"Your flesh will bleed in recompense, tenfold!"
The old woman's face was now tight with a toothy scowl. In each hand, a twin machete gleamed. She leaned out from behind a tree, as the fencer approached her screams. The young woman's reaction only confirmed her assumption. Murderer!
"The Qurystal will judge the slaver," the fencer intoned. The jewel on her bracelet shone amidst the sparse light. Her narrow, two-edged blade jutted out before her with a swoosh, "I merely stopped him from doing the Underworld's work."
"Who are you to judge?" the old woman sneered.
"I am Naieyle, niece of Baron Armâtre, and a Forest Fencer. Sworn to protect the ethics of the land when I am not under the business oaths of my trade."
"You're are nothing but vile, self-righteous rangers of shadow!"
"I agree," she admitted, tilting her head back towards the caravan in indication. "And you are nothing but a widow, blinded by the shadows of vengeance."
"You wake this boy, but you know not his crimes!"
The dark-complexioned adolescent was struggling to stay awake, but had turned to watch them through the ferns on the forest floor. He seemed to understand their exchange of words, but his head kept falling and each time, he raised it in surprise. And beside him, still naked, were the three comatose women that the fencer had not had time to purge of the Spider's Kiss.
Naieyle sent the old woman's question back at her, "Who are you to judge?"
The old woman chose this moment to let out her anger. She drew upon the energies around her, and the ethereal cache of thaumaturgic energy that every magic-user of the land carried around within their mind. She drew upon her willpower and emotions, and every ounce of experience and lore. And finally, her wrinkled face contorting, she let it out.
The scream echoed through the forest, and shattered windows in the distance. It shook the trees, and sent the fencer flying back against a trunk near the roadside. Leaves fell about, stirred by the sonic shock-wave. And the black-haired boy had moved his hands quickly to cover his ears - legs too limp to move.
Feel my force, fencer, for I am the Banshee Bard! The old woman's jaw still hung low and open. Rotting teeth and silver replacements hung ferociously in the gape.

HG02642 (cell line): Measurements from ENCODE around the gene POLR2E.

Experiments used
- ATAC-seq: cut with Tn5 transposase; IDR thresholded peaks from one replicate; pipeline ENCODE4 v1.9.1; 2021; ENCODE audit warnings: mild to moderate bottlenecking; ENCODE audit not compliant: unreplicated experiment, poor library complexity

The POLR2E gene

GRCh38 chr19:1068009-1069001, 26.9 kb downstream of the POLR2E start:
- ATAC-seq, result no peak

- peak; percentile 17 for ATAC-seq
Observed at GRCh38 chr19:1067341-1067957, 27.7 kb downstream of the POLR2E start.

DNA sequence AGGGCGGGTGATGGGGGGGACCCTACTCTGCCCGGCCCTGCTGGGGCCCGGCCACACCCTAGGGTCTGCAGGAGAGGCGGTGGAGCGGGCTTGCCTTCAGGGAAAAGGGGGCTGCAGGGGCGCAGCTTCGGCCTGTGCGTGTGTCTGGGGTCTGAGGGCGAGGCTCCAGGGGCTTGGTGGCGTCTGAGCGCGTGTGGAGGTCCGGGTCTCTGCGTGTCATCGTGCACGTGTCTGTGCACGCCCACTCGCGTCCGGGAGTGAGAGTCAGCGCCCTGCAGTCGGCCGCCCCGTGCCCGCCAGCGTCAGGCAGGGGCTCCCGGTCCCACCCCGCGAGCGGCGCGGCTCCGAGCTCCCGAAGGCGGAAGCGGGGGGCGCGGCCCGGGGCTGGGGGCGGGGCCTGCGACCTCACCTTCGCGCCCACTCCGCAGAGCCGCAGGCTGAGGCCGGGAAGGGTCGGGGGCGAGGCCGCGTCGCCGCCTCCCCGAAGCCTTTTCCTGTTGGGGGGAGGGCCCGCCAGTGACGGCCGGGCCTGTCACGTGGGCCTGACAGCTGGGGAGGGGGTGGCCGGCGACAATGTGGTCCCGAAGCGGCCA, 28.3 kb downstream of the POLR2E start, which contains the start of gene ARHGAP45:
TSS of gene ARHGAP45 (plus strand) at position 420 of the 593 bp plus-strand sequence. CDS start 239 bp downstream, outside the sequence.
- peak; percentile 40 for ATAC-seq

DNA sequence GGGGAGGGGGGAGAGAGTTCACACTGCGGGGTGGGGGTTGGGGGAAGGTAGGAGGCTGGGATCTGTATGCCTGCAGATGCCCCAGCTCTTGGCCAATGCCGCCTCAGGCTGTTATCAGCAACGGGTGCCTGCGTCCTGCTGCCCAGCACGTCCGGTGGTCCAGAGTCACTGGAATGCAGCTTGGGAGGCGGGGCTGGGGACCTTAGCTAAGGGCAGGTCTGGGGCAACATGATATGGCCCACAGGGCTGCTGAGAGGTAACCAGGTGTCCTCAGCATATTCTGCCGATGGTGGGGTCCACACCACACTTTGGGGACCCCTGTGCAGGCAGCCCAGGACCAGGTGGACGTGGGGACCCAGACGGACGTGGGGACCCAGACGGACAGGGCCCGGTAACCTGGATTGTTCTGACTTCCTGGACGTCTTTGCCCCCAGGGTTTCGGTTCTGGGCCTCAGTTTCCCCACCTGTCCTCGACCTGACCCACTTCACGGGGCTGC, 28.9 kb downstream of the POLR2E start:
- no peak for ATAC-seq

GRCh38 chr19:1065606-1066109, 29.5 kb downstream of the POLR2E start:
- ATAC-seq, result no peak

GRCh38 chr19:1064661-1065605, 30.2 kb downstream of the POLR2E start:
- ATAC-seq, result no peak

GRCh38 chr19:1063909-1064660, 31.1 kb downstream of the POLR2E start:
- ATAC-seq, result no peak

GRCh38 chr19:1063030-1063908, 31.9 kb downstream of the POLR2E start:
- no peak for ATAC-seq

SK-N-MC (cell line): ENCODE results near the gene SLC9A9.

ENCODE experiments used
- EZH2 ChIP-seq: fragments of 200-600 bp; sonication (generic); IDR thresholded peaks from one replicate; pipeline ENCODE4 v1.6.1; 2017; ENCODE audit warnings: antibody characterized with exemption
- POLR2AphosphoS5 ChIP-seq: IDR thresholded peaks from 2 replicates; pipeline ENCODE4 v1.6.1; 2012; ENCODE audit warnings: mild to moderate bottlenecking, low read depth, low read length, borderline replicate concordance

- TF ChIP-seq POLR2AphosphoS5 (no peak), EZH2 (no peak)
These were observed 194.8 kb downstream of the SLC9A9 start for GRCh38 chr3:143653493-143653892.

Her back hit the tree, and jolted her body. In the wake of the blast, ferns and lichen fluttered about in the wind. And she fell back, limply, ears bleeding. The messy bun of brown hair upon her head almost fell, as it was a wig. But through whatever strange force, it hung on. And with haste, she picked up her fallen blade, easily sliding her hand onto the hilt. It was sheltered by ornate metal craftsmanship, an iron butterfly standing daintily upon a curl of vines around her hand. I lined my blade with the extraction from the boy's neck. One hit upon her veins, and it'll just be a waiting game.
The old woman jumped towards her with uncanny speed, and landed with a sturdy stance. The knives danced about, flashing steel menacingly against the rapier. And the lithe old hag parried every lengthy stride of the fencer's blade. She gained ground, against the fencer, pushing her through the bush towards where the forest met the road.
However, the old woman stopped, as the fencer's blade hung hands' breadths from her neck. She grinned, mischievously, as the duel seemed to pause.
Naieyle, ears aching, cocked her head to the side, expecting the woman to utter her last words.
"Have you ever heard talk of the Banshee Bard?"
The fencer grinned, "Nothing but an old wives' tale, that bards like my fiancé sing of."
"Well, I be an old slaver's wife who sings it as more than fiction," the old woman replied. And with that, she brought up the knives and thrust the rapier up, away from her neck. And in doing so, she screamed in the same instant, "Aaaahhhh!"
A red-wing blackbird, that had been pecking away in the grass, flew off in terror. And the scream got an angry response from the nearby squirrels.
She's bold to be self-proclaimed folklore! Naieyle tried to side-step the shock-wave this time. As she did, she leaned her head against one shoulder, and used her spare arm to cover her ears. However, she was pushed back a bit, and stumbled.
"Can't take it, eh?"
Naieyle's fast footwork set her straight, and she circled the old woman. Meanwhile, her hand fell back to a pocket at her belt. And as the old woman, too, began to circle her - she withdrew a tiny brown sac. I've got something you can't take.
And as metal gleamed, the women circled each other. Meanwhile, a crowd from down the road had begun to gather. The young man, self-consciously, folded his legs inward to shelter his loins from invasive eyes. And the three women remained at the wayside, poisoned. The horses watched, still with bland indifference in the face of violence.
Naieyle repeated a mantra to herself, from her schooling, I am shadow. I am stealth. I move with the wind and strike with the land. I am shadow. I am stealth. I am the poison blade in the darkness.
And the spectators from the village huddled together, not sure what to make of the strange scene. They whispered amongst themselves of banshees, slavers and the renowned Forest Fencers of Lakeland. And every so often, they had to cover their ears.